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Comment: Re:What can you do about it? (Score 4, Insightful) 333

by Khashishi (#49721127) Attached to: Genetically Engineered Yeast Makes It Possible To Brew Morphine

A lot of people who abuse drugs do so because their lives suck. Maybe they don't care about their long term health because they have no hope for the future and don't care if it kills them. Efforts to penalize them for using drugs simply makes their lives suck more and their future even more hopeless.

Comment: Re:Flat does not imply infinite. (Score 1) 235

by Khashishi (#49656315) Attached to: Shape of the Universe Determined To Be Really, Really Flat

We can't actually take a trip around the universe. I'm talking about a thought experiment in which you mathematically translate some position around the universe. In a Mobius strip, you flip around when you go around the universe. Since you never cross a boundary while going around the Mobius universe, the laws of physics must stay the same as you go around, so the laws of physics have to be independent of parity.

Of course we don't know that the universe doesn't have boundaries. It's just a reasonable guess. And, yes, we don't know the universe is homogeneous. Some of the conjectures for the shape of space, like the Picard horn, aren't homogenous at all.

Comment: Re:- or we are just very small? (Score 1) 235

by Khashishi (#49654421) Attached to: Shape of the Universe Determined To Be Really, Really Flat

No cosmologist thinks the universe was just a single point in size. This is an error in how the big bang is explained to the public. Also, it is error-prone to try to compare the rate of expansion of the universe to the speed of light. These things are not comparable. The expansion of the universe is a scaling of the universe. For example, in one second, 1 meter becomes 2 meters. Then 1 parsec becomes 2 parsecs. You can't compare this to a speed. 1 meter going to 2 meters in one second is a lot slower than the speed of light, but 1 parsec going to 2 parsecs in one second is a lot faster. These refer to the same rate of expansion.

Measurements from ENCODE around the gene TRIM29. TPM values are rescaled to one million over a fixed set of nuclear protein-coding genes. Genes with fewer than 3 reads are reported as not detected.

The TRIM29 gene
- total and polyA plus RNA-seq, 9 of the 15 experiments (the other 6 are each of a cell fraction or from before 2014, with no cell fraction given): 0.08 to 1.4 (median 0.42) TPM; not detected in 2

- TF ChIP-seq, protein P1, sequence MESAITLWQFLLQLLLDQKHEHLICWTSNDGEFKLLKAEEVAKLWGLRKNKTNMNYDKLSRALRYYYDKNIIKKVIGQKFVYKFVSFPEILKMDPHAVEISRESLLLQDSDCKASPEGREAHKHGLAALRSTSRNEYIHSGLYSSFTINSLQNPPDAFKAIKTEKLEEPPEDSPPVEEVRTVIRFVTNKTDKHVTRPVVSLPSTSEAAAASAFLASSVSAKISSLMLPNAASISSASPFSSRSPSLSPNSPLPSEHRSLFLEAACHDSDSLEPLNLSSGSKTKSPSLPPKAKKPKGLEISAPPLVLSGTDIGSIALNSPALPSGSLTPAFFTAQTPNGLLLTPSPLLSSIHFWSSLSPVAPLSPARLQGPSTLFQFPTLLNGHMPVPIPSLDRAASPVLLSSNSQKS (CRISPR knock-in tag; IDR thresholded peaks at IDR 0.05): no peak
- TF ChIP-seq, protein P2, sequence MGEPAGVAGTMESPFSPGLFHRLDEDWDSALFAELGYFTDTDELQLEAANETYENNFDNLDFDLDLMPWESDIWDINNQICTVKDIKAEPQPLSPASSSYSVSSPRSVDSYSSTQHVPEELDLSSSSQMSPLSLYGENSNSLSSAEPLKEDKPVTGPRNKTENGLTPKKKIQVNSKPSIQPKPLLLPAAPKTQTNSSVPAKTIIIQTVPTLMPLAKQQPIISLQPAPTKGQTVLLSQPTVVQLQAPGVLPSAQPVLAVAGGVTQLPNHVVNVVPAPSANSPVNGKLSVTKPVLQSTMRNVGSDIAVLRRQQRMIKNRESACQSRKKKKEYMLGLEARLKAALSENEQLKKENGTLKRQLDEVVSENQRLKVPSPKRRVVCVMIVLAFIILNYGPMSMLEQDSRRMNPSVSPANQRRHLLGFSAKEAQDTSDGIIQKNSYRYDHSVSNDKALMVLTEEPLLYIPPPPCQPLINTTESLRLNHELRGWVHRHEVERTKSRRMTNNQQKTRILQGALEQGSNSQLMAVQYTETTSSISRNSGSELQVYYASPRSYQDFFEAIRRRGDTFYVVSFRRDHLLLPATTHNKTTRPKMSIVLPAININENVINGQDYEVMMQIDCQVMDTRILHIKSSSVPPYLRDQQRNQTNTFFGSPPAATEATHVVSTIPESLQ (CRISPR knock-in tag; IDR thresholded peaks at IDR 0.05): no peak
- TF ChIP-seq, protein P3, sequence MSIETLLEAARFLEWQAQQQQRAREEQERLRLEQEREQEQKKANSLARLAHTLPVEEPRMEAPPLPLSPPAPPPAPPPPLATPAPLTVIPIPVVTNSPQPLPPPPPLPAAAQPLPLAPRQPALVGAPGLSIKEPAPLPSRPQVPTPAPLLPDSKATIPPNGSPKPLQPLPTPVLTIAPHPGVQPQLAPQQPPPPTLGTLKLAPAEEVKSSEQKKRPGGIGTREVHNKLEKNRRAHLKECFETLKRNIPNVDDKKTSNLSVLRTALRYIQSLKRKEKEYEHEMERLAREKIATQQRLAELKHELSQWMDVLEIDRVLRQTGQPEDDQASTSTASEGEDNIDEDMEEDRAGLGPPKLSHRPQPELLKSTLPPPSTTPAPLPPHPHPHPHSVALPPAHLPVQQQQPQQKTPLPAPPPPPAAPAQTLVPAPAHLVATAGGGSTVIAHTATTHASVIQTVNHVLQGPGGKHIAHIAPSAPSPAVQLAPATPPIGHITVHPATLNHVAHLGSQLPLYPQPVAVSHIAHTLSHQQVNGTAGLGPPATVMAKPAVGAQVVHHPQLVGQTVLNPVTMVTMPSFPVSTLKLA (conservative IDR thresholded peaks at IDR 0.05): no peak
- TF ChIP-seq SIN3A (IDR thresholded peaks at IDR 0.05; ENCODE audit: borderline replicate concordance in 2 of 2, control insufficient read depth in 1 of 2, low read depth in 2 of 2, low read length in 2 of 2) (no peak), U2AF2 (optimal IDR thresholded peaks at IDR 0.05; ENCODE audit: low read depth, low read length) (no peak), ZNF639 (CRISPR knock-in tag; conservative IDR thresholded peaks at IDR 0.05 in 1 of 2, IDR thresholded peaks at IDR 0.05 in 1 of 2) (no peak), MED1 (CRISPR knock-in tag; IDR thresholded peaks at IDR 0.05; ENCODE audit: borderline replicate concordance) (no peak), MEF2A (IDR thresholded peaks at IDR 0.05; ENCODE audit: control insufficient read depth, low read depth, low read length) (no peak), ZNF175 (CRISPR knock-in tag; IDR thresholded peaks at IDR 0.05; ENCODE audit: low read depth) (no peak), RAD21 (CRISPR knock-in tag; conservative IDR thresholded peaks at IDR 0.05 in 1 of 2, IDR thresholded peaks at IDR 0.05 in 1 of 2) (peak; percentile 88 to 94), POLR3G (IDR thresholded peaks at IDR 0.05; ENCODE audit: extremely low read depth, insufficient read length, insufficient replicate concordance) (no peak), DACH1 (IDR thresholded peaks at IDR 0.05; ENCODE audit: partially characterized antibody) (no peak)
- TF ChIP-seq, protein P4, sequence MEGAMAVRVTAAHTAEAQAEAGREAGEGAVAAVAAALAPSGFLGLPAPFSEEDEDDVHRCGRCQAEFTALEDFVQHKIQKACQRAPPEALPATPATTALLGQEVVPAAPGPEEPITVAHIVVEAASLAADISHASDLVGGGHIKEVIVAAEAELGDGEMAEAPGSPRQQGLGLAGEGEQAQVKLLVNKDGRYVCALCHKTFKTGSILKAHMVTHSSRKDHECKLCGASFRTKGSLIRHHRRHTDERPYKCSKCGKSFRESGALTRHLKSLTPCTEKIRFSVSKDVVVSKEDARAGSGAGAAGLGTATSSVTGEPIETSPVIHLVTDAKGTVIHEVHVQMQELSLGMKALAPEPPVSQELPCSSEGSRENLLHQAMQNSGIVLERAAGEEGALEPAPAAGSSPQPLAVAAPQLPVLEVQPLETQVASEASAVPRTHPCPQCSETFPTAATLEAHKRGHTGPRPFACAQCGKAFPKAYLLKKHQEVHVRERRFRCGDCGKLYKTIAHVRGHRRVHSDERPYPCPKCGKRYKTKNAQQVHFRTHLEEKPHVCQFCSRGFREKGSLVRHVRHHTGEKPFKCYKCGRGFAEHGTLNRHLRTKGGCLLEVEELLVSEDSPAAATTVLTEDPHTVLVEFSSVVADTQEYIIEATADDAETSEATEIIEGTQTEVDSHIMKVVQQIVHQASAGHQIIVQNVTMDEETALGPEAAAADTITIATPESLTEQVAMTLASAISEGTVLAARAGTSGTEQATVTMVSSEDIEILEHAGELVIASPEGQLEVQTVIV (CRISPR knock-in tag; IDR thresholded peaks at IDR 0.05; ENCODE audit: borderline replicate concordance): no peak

Comment: Re:Flat does not imply infinite. (Score 1) 235

by Khashishi (#49654357) Attached to: Shape of the Universe Determined To Be Really, Really Flat

If we assume that the universe is spatially isotropic (which implies homogeneous), it really cuts down on the possible shapes. If we assume it is also orientable (which only matters if our universe is finite), then there really are only a few options. As far as I know, these are: infinite flat Euclidean space, positively curved finite 3-sphere (3d analog of a normal sphere which is just the surface of a ball), and negatively curved infinite hyperbolic space.

I think the universe must be orientable because there is experimental evidence of CP symmetry breaking. Which means if the universe is nonorientable, it must flip charge, parity, and time or disagree with experiment. Hard to see how time can become flipped by making a trip around the universe, with homogeneity and the second law of thermodynamics being held everywhere.

It seems like the easy answer is an infinite flat space, but the problem is that an infinite universe also seems infinitely unlikely in some weird metaphysical sense (not a rigorous thought pattern). Perhaps isotropy is broken at large scales. After all, time has a preferred direction; why not space?

Comment: Re:Will wormholes work FTL in this flat universe? (Score 1) 235

by Khashishi (#49654225) Attached to: Shape of the Universe Determined To Be Really, Really Flat

The universe appears flat at large scales. It isn't flat on small scales, as evidenced by gravitational lensing by massive objects. Wormholes probably don't exist, but if they do then they just affect the small scale structure of the universe, not the large scale.

The other line moves faster.

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